Social Security and the Washington Post: Who Is Going Down First?

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Written by Dean Baker   
Thursday, 30 September 2010 09:15

This is the question that millions are asking. And, we have the answer for you. The chart below projects out the payable real Social Security benefit for an average worker retiring at age 65. These numbers are derived from the intermediate projections in the 2010 Social Security Trustees report. Note that the benefit is in 2009 dollars, meaning that it is adjusted for inflation.

Washington Post Circulation and Average Payable Social Security Benefit

The numbers for the Washington Post show the actual decline in circulation from 2002 to 2010 taken from ABC Reader Profile Studies and ABC-Audience Fax E-Trends Tool. For later years it projects out the 3.7 percent average annual rate of decline over this period.

Note that, even if nothing is ever done, Social Security will always be able to pay out a higher real benefit than is received by retirees today. After 2037 it would no longer be able to pay full scheduled benefits, but the payable benefit in 2038 would still be 12.1 percent higher than what the average retiree gets this year. The payable benefit in 2085, the last year in the planning period, would be nearly twice the average benefit in 2010.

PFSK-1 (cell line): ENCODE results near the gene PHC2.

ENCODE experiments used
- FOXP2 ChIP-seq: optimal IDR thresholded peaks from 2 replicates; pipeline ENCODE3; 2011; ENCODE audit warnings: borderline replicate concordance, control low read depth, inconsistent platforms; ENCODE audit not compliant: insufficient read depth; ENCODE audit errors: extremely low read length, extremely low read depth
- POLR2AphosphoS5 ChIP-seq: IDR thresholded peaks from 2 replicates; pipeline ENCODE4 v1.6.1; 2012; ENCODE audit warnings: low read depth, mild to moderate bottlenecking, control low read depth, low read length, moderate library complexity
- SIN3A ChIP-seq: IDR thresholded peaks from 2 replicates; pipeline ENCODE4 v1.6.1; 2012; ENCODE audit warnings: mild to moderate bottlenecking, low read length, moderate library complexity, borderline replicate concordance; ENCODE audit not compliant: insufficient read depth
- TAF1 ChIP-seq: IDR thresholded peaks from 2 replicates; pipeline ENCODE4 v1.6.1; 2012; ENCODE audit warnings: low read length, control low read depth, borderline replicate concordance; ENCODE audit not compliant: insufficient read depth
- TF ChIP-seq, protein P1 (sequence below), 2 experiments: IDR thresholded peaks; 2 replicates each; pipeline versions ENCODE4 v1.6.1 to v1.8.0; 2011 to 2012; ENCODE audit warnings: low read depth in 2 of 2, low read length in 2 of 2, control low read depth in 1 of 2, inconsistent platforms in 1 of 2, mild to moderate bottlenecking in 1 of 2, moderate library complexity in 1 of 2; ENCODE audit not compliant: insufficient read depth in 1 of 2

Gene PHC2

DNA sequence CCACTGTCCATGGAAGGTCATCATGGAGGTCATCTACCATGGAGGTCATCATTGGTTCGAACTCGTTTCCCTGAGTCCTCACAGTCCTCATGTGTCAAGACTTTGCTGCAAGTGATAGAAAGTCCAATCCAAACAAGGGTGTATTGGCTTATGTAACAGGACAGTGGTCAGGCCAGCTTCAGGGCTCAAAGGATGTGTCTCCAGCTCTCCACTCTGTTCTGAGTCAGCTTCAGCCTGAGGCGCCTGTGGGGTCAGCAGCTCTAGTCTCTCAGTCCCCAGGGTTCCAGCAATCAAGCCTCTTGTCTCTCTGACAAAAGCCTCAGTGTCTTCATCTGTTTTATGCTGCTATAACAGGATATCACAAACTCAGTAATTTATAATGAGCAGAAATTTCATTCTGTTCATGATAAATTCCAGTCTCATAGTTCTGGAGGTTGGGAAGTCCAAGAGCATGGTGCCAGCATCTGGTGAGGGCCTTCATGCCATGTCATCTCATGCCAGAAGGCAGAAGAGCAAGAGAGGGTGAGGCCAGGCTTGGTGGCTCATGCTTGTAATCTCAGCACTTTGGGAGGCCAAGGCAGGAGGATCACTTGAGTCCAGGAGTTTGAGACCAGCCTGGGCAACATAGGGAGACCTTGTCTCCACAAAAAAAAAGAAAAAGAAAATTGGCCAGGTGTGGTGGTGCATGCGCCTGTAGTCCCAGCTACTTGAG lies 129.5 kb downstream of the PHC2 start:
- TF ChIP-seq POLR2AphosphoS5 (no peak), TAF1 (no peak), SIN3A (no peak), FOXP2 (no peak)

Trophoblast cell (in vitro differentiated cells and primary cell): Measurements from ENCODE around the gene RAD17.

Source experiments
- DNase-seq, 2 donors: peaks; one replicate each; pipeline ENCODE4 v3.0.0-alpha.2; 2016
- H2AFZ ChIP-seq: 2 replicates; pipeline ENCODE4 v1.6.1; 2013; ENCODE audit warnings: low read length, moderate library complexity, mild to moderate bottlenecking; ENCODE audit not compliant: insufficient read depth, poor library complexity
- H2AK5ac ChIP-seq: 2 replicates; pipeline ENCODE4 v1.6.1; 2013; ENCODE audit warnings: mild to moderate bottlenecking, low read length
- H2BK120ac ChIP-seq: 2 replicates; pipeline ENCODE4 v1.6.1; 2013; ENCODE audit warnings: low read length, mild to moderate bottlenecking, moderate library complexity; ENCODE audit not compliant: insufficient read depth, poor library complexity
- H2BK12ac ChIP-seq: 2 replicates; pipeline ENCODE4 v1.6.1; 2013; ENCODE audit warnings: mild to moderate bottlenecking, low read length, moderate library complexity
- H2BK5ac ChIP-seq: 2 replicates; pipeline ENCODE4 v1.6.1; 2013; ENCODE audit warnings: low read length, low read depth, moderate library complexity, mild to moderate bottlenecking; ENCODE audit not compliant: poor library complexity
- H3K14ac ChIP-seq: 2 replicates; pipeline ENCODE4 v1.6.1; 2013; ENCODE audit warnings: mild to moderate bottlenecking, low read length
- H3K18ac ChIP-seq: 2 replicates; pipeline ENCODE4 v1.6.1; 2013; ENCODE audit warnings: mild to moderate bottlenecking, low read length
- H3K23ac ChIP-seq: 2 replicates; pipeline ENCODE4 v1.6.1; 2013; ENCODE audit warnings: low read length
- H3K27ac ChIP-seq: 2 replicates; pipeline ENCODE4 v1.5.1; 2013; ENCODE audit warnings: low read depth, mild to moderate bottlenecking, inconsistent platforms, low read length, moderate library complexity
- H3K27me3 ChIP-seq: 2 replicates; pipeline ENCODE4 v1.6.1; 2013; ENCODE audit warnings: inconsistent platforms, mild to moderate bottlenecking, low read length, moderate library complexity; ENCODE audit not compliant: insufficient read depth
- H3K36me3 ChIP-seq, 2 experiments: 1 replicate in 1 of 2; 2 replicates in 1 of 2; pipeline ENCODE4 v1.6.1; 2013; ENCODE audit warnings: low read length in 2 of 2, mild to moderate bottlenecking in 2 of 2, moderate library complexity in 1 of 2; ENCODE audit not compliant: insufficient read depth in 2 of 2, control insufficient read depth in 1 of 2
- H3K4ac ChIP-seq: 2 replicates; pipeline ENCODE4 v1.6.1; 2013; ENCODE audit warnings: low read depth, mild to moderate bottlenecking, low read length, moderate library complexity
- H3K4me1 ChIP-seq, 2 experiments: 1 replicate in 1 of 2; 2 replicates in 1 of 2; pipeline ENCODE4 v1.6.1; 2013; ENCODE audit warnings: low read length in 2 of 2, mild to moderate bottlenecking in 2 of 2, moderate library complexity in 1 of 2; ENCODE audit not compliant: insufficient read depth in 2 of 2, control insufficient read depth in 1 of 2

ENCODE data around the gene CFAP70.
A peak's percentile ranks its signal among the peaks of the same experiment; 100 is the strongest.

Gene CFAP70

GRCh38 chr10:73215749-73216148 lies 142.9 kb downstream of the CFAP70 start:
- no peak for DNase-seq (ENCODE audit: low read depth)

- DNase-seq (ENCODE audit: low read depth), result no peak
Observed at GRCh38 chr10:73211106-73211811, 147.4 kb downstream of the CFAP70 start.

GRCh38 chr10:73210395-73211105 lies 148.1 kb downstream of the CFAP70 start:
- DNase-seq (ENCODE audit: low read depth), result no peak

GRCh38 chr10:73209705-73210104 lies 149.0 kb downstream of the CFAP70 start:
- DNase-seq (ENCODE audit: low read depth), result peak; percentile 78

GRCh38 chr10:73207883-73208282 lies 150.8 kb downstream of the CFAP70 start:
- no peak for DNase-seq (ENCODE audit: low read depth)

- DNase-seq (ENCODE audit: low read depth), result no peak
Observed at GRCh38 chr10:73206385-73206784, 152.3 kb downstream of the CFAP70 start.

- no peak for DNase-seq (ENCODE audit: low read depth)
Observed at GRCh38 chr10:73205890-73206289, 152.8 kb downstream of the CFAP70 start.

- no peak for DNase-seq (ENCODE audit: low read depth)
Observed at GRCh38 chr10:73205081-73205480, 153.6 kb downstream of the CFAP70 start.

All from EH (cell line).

The prospects for the Washington Post don't looks quite so good. Its average daily circulation in 2010, at 580,000, is already 25.9 below its 2002 level. By 2038, when Social Security is first projected to face a shortfall, on its current path, the Post circulation would have dropped by 68.1 percent to 185,000. By the end of the Social Security's planning period in 2085, the current trend would put the Post's average daily circulation at 27,000.